There is no mandatory data retention law in Australia; however, Australia Attorney General implemented an EU-style data retention law. In July 2012, Attorney General Nicola Roxon submitted a bunch of proposals to the Australian parliament suggesting such measures that would enhance the online surveillance power of the law enforcement agencies which also includes a 2 year “tailored” data retention scheme. The Telecommunications (Interception and Access) Act 1979 requires telecommunications companies to retain a particular set of telecommunications data for at least two years.
Data protection legislation for the protection of citizen’s personal data is currently implemented in Australia. The proposed “Ozlog” mandatory data retention policy needed the Australian Internet service providers to store the data about the web user’s history for 2 years. The power of interceptions would have been increased by this proposal which would have made easier breaking into computers and computer networks for the Australian Security Intelligence Organization (ASIO).
A report was issued by the Australian Senate which recommended that first, the government will study the costs, benefits, and risks of data retention legislation. It demonstrated that retaining data by law enforcement agency is vital and justifies the implementation costs to ISPs. The report also assured that the citizen’s data will be stored in the most secure way and is subject to appropriate accountability mechanisms.
Also, the report asked the consultation of Australian government with a vast range of stakeholders and NGOs, which the Australian government still has to consult. The parliament joint committee on Intelligence and Security of Australia did not consider the current plan’s terms of reference and conveyed it back for reconsideration.
The parliament of Australia passed a metadata retention bill back in October 2015; according to this law, all the Telcos and ISPs in the country will be legally responsible for storing the user’s metadata for a time period of 2 years. The data will be stored for the purpose of investigations and proceedings by law enforcement agencies in Australia.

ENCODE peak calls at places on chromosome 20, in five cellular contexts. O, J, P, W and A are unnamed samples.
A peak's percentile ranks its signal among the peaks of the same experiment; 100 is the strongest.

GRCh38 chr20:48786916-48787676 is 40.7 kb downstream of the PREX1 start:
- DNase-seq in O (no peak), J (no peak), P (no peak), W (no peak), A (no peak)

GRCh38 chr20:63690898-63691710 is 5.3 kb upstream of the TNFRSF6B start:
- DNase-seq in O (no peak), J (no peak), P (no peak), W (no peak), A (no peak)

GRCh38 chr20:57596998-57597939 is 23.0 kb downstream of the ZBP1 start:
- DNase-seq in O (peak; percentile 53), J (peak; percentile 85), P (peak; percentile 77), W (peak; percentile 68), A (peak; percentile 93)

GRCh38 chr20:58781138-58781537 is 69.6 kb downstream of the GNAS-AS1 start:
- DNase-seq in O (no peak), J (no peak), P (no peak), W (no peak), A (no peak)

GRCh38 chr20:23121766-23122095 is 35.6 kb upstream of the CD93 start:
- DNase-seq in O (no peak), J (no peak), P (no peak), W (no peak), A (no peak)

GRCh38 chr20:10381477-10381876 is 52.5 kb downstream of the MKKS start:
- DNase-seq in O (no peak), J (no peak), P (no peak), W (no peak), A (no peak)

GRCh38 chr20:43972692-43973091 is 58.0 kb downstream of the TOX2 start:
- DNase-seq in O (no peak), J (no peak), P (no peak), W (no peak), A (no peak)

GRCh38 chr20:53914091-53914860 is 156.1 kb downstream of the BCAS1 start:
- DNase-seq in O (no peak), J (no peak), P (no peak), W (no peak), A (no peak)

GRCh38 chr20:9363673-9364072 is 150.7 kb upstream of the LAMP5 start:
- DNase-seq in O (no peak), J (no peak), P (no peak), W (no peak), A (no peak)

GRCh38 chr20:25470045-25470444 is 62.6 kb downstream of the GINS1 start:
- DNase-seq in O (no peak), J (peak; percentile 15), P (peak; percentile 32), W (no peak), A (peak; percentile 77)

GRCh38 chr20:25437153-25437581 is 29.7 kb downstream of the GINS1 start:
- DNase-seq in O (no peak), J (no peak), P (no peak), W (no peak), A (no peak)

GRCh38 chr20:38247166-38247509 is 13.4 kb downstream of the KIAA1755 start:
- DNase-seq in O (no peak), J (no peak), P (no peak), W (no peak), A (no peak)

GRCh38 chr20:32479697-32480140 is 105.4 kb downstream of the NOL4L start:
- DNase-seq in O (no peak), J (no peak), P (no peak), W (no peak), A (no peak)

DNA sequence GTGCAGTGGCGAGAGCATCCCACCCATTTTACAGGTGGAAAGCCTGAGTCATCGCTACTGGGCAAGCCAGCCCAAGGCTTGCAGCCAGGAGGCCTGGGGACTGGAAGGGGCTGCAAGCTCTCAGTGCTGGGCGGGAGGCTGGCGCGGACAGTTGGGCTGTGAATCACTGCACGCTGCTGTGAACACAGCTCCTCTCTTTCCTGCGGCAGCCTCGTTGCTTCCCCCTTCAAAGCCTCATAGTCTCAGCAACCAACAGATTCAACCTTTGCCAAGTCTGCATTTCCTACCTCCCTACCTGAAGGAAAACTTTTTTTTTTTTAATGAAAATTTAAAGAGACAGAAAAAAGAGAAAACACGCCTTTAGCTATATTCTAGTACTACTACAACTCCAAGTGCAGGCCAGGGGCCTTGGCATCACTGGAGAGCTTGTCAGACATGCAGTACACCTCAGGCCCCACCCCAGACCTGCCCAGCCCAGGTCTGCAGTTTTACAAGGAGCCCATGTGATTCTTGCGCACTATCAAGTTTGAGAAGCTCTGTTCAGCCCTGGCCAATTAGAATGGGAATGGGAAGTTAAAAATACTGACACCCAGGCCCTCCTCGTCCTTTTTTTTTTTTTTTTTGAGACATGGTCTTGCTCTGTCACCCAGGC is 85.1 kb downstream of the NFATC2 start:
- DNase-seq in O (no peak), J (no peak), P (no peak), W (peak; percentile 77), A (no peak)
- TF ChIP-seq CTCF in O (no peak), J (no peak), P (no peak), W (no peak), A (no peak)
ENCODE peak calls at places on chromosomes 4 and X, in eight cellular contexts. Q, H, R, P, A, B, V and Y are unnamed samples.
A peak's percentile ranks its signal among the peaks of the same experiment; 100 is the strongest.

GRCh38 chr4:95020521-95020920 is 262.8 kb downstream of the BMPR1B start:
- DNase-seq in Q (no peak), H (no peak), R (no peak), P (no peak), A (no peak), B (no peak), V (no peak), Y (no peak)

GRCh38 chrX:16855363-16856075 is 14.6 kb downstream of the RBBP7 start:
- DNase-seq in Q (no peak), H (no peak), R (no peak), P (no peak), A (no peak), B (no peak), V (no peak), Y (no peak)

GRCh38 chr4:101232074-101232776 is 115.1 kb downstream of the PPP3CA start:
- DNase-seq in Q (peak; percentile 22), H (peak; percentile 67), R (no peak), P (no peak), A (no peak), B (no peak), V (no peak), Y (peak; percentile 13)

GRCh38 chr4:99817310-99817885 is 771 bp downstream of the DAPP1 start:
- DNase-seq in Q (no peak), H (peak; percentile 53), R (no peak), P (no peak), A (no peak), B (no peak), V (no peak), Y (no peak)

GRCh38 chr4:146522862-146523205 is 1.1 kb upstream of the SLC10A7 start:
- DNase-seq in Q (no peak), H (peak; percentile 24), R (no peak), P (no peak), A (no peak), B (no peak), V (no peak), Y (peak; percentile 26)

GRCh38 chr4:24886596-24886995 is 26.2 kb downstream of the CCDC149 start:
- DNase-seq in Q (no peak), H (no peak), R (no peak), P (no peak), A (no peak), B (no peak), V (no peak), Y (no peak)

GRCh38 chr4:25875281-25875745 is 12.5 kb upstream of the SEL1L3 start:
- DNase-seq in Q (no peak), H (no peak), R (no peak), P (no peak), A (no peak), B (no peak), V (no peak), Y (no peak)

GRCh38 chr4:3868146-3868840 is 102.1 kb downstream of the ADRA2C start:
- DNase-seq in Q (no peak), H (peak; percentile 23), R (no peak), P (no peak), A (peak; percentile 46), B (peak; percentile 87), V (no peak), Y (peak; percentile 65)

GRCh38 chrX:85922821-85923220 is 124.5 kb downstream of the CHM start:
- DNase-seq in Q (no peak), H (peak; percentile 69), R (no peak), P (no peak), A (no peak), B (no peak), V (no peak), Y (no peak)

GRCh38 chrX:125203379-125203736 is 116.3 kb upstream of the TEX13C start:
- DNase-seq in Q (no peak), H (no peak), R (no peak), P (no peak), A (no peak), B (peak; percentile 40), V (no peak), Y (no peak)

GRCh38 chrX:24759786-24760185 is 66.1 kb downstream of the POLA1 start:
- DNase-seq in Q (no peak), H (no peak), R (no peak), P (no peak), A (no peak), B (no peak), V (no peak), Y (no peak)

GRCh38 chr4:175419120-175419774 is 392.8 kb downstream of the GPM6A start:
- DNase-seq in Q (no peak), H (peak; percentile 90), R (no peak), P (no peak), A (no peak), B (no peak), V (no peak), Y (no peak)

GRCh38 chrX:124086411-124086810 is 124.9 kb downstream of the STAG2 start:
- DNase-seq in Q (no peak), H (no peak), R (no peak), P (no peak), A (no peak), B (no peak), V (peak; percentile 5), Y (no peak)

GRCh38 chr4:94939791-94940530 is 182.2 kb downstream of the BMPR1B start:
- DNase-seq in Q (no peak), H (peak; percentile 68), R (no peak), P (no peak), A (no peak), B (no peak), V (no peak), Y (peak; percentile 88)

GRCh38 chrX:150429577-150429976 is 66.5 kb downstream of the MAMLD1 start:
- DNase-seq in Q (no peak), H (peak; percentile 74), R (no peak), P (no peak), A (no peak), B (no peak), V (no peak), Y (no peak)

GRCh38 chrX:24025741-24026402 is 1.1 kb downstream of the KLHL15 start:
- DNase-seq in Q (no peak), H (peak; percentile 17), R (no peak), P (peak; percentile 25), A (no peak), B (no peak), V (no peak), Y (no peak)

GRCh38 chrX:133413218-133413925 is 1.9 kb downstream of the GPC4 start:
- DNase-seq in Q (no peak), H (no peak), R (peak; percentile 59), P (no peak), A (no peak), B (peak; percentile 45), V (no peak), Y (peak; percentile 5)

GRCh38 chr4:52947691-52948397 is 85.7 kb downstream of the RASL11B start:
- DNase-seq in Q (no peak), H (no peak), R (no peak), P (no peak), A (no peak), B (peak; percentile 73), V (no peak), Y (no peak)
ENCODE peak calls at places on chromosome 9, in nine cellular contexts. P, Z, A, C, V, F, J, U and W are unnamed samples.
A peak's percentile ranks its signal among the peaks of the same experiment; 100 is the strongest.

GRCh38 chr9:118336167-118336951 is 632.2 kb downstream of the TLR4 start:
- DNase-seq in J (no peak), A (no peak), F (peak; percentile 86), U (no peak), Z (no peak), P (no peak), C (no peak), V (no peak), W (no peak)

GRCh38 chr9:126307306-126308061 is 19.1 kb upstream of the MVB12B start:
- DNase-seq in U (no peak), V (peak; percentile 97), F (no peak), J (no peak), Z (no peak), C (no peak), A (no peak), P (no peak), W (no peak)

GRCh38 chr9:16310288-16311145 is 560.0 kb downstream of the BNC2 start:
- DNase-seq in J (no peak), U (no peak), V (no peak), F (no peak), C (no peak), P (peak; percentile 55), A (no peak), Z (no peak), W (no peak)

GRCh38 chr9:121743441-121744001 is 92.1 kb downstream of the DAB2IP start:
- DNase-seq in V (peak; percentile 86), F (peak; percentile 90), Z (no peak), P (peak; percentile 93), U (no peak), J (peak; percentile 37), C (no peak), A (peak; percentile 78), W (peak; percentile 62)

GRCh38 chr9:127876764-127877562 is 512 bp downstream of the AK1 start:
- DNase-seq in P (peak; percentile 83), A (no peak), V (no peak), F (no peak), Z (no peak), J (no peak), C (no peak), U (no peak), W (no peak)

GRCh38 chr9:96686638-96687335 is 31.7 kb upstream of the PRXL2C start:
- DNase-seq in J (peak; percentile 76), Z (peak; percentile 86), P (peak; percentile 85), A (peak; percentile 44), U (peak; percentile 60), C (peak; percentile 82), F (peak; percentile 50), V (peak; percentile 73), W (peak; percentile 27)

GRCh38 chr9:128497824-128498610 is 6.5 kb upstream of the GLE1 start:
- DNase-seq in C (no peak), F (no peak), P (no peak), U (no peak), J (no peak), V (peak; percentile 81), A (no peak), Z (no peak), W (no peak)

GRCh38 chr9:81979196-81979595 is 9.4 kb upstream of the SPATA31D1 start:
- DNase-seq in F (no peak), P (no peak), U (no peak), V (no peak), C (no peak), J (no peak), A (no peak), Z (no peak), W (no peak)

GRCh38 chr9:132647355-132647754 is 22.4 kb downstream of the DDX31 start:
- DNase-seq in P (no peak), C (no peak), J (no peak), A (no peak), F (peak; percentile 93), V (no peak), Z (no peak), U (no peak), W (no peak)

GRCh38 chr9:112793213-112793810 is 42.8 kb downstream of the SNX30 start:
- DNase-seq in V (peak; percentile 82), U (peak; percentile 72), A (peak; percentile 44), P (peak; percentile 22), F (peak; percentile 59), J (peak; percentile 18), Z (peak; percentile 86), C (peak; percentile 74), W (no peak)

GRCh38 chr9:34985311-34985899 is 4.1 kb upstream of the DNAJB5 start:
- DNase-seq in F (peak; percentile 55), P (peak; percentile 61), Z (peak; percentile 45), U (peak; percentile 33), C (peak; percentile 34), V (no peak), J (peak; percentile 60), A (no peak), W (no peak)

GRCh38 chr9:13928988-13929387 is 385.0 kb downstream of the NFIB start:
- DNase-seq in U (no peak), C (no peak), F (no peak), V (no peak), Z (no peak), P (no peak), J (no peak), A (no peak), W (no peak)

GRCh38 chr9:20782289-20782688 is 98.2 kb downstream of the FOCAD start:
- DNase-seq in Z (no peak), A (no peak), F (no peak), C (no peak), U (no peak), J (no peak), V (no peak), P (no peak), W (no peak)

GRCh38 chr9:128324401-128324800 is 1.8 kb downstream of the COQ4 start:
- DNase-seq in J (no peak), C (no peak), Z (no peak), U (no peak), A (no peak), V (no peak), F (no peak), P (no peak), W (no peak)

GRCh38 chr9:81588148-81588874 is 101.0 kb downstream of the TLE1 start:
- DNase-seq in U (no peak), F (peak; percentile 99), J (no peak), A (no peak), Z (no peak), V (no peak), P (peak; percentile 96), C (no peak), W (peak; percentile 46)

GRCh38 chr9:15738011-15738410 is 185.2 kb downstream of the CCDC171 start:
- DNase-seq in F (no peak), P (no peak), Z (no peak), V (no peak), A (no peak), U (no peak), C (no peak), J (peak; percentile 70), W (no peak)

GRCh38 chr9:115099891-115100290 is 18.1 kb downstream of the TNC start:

Edward Snowden Say’s On Australia’s Mandatory Data Retention Law
— Edward Snowden (@Snowden) October 12, 2015
The telecom companies had a time period of 18 months for preparing proposals for an effective data retention or data retention strategies. This 18 months period was requested by Australia’s top three telecom companies that are Telstra, Optus, and Vodafone. The time was up and now Australian citizens’ data will be retained by the broadband companies. The government has said that it won’t only use it for catching the criminals but for the pieces of evidence in child custody cases, in divorce proceedings and for solving employer-employee disputes.
The metadata retention law is against all the privacy advocates however it is supported by both Labor and Coalition. A journalist Quentin Dempster working for The Sydney Morning Herald said that the law will turn the country’s entire communication system into a surveillance mechanism for at least 21 of the government agencies active in the country.
What Metadata Retention law will be looking?
Under the new law, all the metadata of the users will be watched by 21 Australian agencies which have 2500 appointed offices. The data that will be looked after under the law includes account holder name and location, mobile number, information about any communication, the duration of communication (messengers, emails, websites, social media, VoIP), the location of the device, receiver’s communication, email details and much more. This kind of collection of data can give details about the personal life of the user, his behavior and also his financial details. By this, the Australian government will be able to profile the user by knowing his likes and dislikes, medical history, relationship status, political views, financial data, and much more.
Even though the current situation of the data collection is limited, it can be said that it will increase in the future next. There is the threat of innocuous activity raising suspicion by false positive identity. This will, in turn, lead to increased number of warrants subjected to the average people, these warrants may also result in the retention of additional details related to those people. Hence an average user will come under high surveillance by the government.
Protection from metadata revolves around general tools and practices that one can apply to as a consequence of new data retention law and a common increase in the communication activities surveillance.